EAU: How marketplace lenders will gain competitive edge
To get ahead of the present curve, marketplace lenders must build a brand, with much of the focus on education of prospective and present borrowers about this newer form of loan, as well as cultivating awareness and understanding of the company offering it.
This Education, Awareness and Understanding (EAU) initiative—popularized by Prosper President Ron Suber—emphasizes long-term marketing and branding. It incorporates reputation management, aligned social media channels at all levels, and a true attribution model (a reliable way to measure who is responding to what, and when). Not only does the borrowing community become well-informed about marketplace lending in general, and the company in particular, the entire program can be reassessed and re-geared to ensure that the most influential channels are used the most.
EAU is popping up more and more. For example, American Express produced a presentation called “Spent: Looking for change” to highlight the financial plights of many consumers and ways to circumvent predatory lending. While the company’s branding and influence is evident, it is also a valid educational tool for consumers. Discover includes free credit scores with statements, another educational initiative to help people better understand their financial circumstances.
How about a marketplace lender offering financial classes to prospective borrowers? Successful completion would entitle the borrower to more favorable loan terms based on being better informed and therefore less risky.
Attribution assessments can provide valuable intel about why and how a deal closed, if it doesn’t mislead. Many models identify the first touch (initial impression) or last touch (the clincher), but don’t include all the assistive exposures that may truly have driven the sale. A company might conclude that social media isn’t working well, cut it down (or even off), then wonder why their direct mail response has gone down 20%.
Implementation of the most robust attribution technology on the market is critical. (However, even it may falter when evaluating non-digital media such as radio or TV; by nature digital lends itself to more accurate tracking.)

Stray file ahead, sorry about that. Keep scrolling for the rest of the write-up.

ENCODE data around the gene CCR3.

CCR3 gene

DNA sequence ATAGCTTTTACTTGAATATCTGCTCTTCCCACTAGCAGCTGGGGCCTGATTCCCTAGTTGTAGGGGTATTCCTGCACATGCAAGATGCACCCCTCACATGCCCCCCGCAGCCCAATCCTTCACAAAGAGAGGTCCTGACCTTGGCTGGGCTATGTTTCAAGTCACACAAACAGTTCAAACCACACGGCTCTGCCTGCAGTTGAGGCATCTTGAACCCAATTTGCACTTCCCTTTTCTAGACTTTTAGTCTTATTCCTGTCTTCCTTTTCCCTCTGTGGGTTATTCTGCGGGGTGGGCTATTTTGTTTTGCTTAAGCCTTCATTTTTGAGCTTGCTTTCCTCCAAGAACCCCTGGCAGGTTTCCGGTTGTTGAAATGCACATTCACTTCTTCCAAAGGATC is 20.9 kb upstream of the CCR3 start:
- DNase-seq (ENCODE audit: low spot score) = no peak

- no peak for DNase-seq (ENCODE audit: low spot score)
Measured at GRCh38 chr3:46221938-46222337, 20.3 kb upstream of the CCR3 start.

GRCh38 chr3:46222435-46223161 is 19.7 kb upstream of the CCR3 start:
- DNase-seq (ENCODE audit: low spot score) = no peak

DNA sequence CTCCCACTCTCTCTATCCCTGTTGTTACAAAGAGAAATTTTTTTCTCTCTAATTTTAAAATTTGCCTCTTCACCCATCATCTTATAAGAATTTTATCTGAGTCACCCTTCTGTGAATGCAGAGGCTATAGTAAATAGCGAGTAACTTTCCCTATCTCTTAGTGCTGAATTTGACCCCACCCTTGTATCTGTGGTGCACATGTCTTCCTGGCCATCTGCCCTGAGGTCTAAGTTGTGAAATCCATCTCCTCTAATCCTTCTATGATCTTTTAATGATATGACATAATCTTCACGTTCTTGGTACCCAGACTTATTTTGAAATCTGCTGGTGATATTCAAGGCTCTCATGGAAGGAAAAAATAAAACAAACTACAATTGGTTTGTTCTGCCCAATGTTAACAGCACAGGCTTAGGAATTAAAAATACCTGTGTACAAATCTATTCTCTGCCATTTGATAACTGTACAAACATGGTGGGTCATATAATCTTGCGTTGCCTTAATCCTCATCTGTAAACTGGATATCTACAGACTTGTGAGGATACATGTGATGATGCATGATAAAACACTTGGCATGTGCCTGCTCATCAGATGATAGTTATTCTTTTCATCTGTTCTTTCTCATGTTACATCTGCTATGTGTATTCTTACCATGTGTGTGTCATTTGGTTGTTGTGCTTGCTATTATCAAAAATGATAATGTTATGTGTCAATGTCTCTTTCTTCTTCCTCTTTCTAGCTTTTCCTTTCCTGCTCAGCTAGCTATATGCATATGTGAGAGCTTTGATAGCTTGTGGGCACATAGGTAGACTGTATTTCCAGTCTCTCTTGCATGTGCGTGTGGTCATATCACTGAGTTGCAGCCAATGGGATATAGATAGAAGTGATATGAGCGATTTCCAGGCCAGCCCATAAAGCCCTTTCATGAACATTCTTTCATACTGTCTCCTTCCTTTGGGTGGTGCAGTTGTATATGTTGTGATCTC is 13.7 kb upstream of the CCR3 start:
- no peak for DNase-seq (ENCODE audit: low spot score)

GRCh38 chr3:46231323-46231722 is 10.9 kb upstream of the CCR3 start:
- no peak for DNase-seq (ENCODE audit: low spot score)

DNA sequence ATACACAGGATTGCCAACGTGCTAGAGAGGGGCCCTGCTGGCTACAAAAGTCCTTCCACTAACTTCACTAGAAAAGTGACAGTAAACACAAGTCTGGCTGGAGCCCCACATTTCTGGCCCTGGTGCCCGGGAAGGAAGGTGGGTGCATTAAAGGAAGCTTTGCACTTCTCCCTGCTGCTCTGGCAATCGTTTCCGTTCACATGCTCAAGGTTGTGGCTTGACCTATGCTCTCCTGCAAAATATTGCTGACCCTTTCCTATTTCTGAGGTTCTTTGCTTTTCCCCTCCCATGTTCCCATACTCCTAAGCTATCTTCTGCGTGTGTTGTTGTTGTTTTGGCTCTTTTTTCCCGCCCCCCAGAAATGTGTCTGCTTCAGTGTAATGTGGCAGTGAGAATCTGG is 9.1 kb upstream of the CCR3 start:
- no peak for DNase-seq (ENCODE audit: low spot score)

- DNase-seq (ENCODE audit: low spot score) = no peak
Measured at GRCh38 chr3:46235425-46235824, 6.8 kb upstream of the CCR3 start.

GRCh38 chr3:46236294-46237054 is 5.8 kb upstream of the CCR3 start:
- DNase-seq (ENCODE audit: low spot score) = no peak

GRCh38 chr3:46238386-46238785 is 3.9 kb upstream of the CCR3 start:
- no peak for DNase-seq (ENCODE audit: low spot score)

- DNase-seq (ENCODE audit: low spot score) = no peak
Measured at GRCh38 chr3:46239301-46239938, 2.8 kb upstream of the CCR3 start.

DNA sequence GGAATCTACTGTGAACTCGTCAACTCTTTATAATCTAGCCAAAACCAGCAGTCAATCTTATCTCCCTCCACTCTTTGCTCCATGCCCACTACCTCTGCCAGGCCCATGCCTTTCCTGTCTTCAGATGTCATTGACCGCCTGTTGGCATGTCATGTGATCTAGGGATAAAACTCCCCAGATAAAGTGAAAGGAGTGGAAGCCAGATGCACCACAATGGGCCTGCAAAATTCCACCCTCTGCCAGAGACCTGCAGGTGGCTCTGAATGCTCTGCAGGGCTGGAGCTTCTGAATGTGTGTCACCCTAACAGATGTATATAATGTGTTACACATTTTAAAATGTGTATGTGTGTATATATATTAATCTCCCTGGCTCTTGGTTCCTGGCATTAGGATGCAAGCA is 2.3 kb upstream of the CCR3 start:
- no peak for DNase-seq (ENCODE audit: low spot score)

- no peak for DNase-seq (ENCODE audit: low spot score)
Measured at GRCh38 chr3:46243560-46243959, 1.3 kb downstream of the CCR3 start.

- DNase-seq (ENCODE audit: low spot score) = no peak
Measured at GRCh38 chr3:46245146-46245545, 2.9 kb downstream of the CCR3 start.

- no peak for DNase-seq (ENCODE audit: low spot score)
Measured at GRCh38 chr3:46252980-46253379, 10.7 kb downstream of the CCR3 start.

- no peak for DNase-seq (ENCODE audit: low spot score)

In a long-term branding and reputation management environment, social media and associated digital channels will focus on creating buzz and brand recognition, not directly converting prospects to sales. In many ways, social media is today’s super-powered image-building platform that can educate, generate awareness, and promote understanding.
Marketplace lenders embracing a longer-term branding commitment now will still be viable and relevant when it comes to fruition.
Tyler Smith is the Managing Director of Loftopia, LLC, a Detroit, Michigan-based Digital Marketing Agency specializing in Marketplace Lending. Primary focus is helping marketplace lenders achieve conversion in several critical areas, including conversion to a brand, conversion of traffic to leads, and conversion of leads to customers.
Mark Lusky is President of Lusky Enterprises, Inc., a Denver-based marketing communications company specializing in content development across a variety of digital and print platforms—including expert advice columns, news/feature stories, websites/blogs, brochures, case studies, whitepapers, sell sheets, information packets, and newsletters.
Peter Renton is the chairman and co-founder of LendIt Fintech, the world’s first and largest digital media and events company focused on fintech. Peter has been writing about fintech since 2010 and he is the author and creator of the Fintech One-on-One Podcast, the first and longest-running fintech interview series. Peter has been interviewed by the Wall Street Journal, Bloomberg, The New York Times, CNBC, CNN, Fortune, NPR, Fox Business News, the Financial Times, and dozens of other publications.